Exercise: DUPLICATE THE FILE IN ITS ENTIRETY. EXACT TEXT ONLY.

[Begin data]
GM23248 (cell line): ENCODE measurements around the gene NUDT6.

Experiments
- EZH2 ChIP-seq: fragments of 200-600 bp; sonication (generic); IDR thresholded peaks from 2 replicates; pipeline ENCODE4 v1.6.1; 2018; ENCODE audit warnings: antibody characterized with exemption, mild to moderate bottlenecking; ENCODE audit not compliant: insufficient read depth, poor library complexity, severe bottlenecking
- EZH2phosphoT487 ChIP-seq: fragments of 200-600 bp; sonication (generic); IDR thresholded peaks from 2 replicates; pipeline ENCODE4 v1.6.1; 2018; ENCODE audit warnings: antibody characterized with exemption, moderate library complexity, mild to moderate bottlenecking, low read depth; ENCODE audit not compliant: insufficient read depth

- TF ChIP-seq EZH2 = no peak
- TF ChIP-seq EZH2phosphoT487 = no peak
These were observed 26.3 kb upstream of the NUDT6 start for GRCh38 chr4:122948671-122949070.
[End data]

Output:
GM23248 (cell line): ENCODE measurements around the gene NUDT6.

Experiments
- EZH2 ChIP-seq: fragments of 200-600 bp; sonication (generic); IDR thresholded peaks from 2 replicates; pipeline ENCODE4 v1.6.1; 2018; ENCODE audit warnings: antibody characterized with exemption, mild to moderate bottlenecking; ENCODE audit not compliant: insufficient read depth, poor library complexity, severe bottlenecking
- EZH2phosphoT487 ChIP-seq: fragments of 200-600 bp; sonication (generic); IDR thresholded peaks from 2 replicates; pipeline ENCODE4 v1.6.1; 2018; ENCODE audit warnings: antibody characterized with exemption, moderate library complexity, mild to moderate bottlenecking, low read depth; ENCODE audit not compliant: insufficient read depth

- TF ChIP-seq EZH2 = no peak
- TF ChIP-seq EZH2phosphoT487 = no peak
These were observed 26.3 kb upstream of the NUDT6 start for GRCh38 chr4:122948671-122949070.